Researchers in Canada have discovered two new minerals in a meteorite that landed in east Africa, according to a report in The Guardian. The 15-tonne El Ali meteorite was found in Somalia in 2020. It is the ninth largest celestial rock found on Earth at over 2 metres wide, the outlet further said. A 70-gramme slice of the rock was sent to University of Alberta’s meteorite collection for classification where the researchers carried out some tests and were astonished to find the new minerals.
The new minerals have been named elaliite – after the meteor – and elkinstantonite, after Lindy Elkins-Tanton, the managing director of the Arizona State University Interplanetary Initiative. A potential third mineral is also being looked at.
“Whenever you find a new mineral, it means that the actual geological conditions, the chemistry of the rock, was different than what’s been found before. That’s what makes this exciting: In this particular meteorite you have two officially described minerals that are new to science,” Doctor Chris Herd, a professor in the Department of Earth and Atmospheric Sciences at University of Alberta, said in a statement.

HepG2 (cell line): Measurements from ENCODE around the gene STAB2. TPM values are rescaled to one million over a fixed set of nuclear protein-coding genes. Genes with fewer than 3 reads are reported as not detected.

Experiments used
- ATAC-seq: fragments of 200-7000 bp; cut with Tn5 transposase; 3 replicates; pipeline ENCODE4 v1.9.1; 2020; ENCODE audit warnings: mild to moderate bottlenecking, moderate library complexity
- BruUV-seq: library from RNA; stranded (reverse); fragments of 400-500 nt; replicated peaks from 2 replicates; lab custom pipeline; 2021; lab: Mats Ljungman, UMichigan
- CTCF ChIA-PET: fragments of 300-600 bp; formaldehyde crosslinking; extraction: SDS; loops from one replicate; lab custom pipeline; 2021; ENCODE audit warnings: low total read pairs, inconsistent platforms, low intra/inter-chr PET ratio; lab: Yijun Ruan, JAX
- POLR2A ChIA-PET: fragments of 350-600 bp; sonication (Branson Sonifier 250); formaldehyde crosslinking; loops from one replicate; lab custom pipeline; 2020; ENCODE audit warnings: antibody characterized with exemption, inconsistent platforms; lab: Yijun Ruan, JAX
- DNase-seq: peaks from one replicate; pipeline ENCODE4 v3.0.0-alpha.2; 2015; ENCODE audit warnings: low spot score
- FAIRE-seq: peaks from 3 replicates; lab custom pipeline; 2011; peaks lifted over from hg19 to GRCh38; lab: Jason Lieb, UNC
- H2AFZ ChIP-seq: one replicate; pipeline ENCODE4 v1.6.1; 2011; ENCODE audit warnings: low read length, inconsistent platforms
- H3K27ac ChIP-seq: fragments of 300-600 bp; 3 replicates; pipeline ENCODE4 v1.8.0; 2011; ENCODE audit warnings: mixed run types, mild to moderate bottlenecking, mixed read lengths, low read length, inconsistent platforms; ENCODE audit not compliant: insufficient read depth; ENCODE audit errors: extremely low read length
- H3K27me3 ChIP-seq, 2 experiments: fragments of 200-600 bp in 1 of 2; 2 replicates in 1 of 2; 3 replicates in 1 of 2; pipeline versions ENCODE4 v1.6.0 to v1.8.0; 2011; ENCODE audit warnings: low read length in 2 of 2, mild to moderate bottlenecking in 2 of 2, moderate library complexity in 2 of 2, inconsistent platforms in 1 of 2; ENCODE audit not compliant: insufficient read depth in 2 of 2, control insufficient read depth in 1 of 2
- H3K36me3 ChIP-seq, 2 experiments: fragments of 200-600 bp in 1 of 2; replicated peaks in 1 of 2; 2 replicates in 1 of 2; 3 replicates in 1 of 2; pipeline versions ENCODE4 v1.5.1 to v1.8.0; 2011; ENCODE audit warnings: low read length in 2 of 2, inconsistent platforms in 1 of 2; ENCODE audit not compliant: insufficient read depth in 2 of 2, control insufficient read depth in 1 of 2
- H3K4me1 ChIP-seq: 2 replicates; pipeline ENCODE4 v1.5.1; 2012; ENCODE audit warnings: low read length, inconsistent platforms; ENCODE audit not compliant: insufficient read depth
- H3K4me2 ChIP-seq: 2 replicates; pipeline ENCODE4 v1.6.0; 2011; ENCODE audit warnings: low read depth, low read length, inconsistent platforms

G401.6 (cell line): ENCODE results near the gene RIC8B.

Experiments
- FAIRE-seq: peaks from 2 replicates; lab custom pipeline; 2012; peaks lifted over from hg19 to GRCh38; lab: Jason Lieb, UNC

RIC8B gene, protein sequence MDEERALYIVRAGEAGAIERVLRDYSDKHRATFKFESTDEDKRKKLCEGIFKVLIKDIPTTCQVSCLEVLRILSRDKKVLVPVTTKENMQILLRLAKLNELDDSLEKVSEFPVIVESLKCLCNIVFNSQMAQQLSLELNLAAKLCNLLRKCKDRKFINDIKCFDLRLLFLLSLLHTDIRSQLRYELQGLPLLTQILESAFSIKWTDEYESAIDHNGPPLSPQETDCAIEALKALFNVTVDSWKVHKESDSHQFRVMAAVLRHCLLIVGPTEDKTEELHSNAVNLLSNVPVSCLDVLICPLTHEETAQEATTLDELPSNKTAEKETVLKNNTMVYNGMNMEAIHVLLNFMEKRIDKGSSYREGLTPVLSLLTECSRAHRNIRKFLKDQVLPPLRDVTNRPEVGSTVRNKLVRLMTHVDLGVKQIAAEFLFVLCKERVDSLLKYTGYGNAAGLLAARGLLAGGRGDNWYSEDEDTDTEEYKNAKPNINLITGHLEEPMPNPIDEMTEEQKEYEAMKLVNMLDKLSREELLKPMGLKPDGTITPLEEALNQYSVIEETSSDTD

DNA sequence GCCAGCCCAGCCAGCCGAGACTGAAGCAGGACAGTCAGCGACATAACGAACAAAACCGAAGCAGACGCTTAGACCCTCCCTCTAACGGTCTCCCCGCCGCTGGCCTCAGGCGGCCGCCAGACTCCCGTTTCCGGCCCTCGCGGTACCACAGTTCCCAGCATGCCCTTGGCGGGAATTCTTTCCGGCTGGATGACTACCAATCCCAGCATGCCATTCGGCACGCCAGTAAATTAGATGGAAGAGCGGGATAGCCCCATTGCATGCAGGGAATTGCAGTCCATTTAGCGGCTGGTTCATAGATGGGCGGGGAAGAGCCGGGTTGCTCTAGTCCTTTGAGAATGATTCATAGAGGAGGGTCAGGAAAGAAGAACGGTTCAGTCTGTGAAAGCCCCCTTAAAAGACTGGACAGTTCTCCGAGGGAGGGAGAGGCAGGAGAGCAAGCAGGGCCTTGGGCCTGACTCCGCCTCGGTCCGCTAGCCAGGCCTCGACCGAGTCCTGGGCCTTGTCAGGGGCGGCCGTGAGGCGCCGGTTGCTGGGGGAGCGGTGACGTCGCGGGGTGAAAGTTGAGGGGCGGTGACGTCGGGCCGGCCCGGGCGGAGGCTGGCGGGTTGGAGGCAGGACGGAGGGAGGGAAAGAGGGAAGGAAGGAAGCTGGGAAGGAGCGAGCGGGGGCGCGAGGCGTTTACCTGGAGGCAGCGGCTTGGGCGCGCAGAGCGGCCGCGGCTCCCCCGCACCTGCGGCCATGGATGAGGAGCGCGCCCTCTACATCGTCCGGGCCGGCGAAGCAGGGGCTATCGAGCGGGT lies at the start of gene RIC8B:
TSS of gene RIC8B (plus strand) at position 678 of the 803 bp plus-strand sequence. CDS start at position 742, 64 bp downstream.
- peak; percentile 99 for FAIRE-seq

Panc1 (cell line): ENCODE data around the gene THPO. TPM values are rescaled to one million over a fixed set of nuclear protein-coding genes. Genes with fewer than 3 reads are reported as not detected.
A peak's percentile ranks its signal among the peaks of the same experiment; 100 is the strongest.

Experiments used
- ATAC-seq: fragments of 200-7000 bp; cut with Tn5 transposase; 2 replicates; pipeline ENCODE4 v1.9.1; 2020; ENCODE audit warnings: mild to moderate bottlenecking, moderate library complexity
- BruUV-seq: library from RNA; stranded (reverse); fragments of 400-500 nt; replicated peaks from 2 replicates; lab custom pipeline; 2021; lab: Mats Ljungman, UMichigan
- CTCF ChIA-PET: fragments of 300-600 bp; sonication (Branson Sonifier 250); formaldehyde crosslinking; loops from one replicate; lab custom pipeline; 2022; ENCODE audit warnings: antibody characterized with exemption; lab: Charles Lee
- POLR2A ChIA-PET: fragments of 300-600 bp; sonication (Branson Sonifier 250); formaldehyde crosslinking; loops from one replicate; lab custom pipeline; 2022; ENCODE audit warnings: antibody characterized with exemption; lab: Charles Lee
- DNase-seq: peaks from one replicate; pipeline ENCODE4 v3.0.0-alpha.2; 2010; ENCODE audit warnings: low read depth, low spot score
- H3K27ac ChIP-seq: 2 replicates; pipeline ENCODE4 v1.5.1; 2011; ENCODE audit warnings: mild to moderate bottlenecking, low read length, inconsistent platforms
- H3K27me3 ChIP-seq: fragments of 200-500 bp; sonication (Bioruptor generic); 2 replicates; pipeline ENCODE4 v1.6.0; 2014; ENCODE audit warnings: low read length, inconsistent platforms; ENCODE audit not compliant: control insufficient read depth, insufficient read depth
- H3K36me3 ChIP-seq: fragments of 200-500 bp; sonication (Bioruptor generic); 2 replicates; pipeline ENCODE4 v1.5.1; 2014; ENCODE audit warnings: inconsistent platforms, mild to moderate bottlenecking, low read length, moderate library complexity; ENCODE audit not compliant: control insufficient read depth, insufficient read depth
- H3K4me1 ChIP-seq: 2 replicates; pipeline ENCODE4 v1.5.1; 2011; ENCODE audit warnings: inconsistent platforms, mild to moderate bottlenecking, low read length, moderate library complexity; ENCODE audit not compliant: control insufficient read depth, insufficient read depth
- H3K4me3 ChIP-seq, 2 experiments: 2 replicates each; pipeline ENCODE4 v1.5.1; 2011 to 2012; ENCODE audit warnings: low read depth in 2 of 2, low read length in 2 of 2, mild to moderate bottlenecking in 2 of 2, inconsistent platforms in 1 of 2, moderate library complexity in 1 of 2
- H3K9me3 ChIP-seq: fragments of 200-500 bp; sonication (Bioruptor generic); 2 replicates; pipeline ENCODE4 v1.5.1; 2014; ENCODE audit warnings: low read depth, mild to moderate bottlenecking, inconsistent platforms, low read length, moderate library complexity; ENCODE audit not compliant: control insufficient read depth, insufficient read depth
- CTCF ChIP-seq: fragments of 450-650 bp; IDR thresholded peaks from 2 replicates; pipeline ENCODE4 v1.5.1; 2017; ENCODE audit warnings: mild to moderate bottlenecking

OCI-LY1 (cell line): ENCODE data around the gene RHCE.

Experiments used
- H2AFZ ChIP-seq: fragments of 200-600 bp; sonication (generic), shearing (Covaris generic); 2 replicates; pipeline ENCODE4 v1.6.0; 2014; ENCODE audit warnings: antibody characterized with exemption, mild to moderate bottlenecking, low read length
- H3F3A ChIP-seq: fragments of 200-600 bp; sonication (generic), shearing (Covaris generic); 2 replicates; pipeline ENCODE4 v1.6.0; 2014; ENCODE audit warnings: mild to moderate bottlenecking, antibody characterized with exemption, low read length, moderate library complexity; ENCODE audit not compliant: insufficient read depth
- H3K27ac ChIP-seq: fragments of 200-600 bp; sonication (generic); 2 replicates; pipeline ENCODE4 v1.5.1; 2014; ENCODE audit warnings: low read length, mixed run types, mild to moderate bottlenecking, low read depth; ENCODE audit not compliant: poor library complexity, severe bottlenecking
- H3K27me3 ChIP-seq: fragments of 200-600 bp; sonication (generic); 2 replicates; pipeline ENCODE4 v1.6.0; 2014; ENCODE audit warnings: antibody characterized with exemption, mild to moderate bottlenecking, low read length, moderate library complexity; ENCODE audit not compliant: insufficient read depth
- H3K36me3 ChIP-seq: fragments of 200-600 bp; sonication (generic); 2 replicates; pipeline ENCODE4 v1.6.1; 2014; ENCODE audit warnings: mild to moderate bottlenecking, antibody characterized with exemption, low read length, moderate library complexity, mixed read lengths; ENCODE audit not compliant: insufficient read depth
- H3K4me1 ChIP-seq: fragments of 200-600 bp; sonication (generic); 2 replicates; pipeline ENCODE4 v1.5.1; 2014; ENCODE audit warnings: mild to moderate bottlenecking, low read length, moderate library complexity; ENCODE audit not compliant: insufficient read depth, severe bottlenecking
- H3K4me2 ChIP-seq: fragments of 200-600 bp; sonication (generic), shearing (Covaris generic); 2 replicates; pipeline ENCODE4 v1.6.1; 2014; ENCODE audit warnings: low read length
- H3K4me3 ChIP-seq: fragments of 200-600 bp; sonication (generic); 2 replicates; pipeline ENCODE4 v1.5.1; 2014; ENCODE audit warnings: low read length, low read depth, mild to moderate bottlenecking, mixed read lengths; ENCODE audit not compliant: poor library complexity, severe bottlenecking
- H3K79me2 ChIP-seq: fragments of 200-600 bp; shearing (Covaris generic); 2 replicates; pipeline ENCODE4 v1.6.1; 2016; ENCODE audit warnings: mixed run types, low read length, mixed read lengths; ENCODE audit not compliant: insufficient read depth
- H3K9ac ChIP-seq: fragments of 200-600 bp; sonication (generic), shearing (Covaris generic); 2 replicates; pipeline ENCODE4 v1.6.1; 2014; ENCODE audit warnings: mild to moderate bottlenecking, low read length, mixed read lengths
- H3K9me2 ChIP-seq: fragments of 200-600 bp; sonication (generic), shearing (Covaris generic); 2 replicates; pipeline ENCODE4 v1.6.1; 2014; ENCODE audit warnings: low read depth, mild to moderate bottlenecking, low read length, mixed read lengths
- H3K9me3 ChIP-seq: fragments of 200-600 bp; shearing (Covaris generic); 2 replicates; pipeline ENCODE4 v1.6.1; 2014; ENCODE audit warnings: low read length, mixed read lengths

The Guardian said that similar minerals have been synthesised in the laboratory in the 1980s, but scientists never found them appearing naturally. Dr Herd said these new minerals could help understand them how “nature’s laboratory” works.
The researchers will now look into material science applications of the minerals, according to Live Science.
However, future scientific insights from the meteorite could become difficult. The meteorite has now been moved to China in search of a potential buyer, which could limit researchers’ access to the space rock for investigation, the outlet added.
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